New York Yankees Position Breakdown: Starting Pitching
Well, now that we’ve gone through all of the fielding positions, it’s time to take a look at the New York Yankees‘ potential starting rotation for the 2014 season.
Coming into the season, it was expected that the Yankees would need to rely heavily on their rotation in 2013 in order to succeed — given the injuries suffered in spring training, coupled with the offensive losses over the offseason. Early on, the rotation was giving them everything they pretty much could have hoped for, helping lead the way to the good start they had in April and about halfway through May.
But things quickly began to slip once the offense started shutting down, and the pitching staff wasn’t able to get batters out consistently.
CC Sabathia finished the season with an ERA near five , qualifying for the worst season of his career; Phil Hughes pitched his way out of the Bronx with a terrible contract-year, finishing with a record of 4-14; Hiroki Kuroda was the no-doubt ace of the first four-and-a-half months of the season, but was hit hard with fatigue late, fading off at a time when the Yankees really needed him; and Andy Pettitte ended his career in style, announcing his retirement with just over a week left in the season, and then finished things off with a complete-game shutout in Houston against his hometown Astros. Considering he was the league’s oldest starter, it’s hard to say anything but that he had a pretty decent farewell season.
With Pettitte retire, Hughes no way in hell of coming back, and possibly Kuroda leaving for Japan, or even retiring, the Yankees’ rotation will look a little different that what it was in 2013.
Sabathia will be back with the Yankees next season, they’re banking on him returning to form at the top of the rotation. his velocity dropped off this season, and it’s very unlikely that it will ever come back. If Sabathia can’t find himself next season, he’ll start to make the Yankees regret giving him his long-term deal.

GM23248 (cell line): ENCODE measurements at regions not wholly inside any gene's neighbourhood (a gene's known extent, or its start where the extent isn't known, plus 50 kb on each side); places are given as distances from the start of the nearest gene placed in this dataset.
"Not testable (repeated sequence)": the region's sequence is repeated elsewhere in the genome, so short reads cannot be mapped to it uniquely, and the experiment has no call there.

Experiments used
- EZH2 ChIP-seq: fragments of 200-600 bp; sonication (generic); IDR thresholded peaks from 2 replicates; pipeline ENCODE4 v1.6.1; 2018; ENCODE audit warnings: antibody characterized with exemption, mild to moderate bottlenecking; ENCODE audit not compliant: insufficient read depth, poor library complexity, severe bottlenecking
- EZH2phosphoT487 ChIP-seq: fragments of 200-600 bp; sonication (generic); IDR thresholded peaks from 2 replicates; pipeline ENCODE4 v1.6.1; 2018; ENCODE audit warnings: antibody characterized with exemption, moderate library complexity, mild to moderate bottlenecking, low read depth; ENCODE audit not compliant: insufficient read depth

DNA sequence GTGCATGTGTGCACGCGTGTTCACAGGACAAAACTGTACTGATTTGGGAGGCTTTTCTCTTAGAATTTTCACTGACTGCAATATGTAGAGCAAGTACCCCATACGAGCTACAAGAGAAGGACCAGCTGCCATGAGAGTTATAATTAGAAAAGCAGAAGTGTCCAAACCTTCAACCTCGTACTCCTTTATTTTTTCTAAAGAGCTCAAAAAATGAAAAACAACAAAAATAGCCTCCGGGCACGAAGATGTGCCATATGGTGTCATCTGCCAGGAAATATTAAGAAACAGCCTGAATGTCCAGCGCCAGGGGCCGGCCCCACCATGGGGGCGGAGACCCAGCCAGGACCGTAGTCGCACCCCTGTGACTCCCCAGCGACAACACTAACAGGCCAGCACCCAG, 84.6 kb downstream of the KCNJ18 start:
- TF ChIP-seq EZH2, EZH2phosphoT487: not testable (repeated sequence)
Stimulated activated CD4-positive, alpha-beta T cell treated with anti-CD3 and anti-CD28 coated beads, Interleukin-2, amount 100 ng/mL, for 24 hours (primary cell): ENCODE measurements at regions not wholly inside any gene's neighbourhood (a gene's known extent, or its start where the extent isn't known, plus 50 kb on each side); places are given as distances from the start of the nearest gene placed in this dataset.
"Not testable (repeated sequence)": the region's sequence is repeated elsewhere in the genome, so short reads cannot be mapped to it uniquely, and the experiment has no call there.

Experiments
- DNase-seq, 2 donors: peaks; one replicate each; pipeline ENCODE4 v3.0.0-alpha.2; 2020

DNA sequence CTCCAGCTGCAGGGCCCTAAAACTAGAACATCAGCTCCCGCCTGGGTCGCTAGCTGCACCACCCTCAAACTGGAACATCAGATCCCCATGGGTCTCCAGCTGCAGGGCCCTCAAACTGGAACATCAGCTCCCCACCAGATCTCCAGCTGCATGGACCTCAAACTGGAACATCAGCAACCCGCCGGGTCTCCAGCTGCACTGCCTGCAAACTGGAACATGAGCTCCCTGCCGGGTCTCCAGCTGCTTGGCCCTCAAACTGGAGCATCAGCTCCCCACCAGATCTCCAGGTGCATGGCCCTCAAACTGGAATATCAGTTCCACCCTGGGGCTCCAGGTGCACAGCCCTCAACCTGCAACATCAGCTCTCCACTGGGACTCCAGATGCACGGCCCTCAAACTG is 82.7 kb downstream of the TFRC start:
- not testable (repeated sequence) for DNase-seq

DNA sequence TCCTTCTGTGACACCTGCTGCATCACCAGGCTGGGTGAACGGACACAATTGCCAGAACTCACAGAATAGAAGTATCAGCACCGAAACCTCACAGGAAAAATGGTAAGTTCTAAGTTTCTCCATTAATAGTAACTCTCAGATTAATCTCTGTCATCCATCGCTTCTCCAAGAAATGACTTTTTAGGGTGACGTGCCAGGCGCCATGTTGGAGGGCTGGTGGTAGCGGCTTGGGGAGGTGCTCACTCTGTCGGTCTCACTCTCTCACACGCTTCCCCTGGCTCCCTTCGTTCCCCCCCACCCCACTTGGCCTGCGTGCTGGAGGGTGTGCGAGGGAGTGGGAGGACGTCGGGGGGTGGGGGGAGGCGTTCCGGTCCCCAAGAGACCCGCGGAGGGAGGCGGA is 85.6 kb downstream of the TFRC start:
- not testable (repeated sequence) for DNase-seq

Ivan Nova, too, will be back in 2014 after finding himself for most of the second half. After spending some time in the minors, things seemed to click for Nova, and he finally began showing off his true potential of what could be a good career, should he continue to pitch well next season and beyond. the hope is that he’ll be the number two starter behind Sabathia, but he’ll obviously have to earn that in spring training.
Should Kuroda decide that he wants to play another season in the US, the Yankees would be able to lock him in for 2014 on a one-year deal. Depending how things play out in the spring, Kuroda would start the season as either the Yankees’ No. 2 starter. He pitched great in 2013, and his late-season breakdown shouldn’t scare the Yanks away from bringing him back for another season.
Unless something changes, I really don’t see many pitchers that will really catch the Yankees’ eye. At the moment, the biggest known target on the radar is Japanese pitcher Masahiro Tanaka, who will be eligible for posting at the beginning of November. The right-hander has been considered by scouts to be as good as Yu Darvish. Of course, there will be several teams in the bidding for Tanaka. Should the Yankees be the team with the winning bid in posting, Tanaka would be projected as the No. 2 starter in the rotation behind Sabathia.
The rest of the rotation is expected to by filled out by guys such as David Phelps, Vidal Nuno, Michael Pineda and Adam Warren. These four pitchers are going to be competing for two spots in the spring, and hopefully the Yankees can truly find the best two men for the job.
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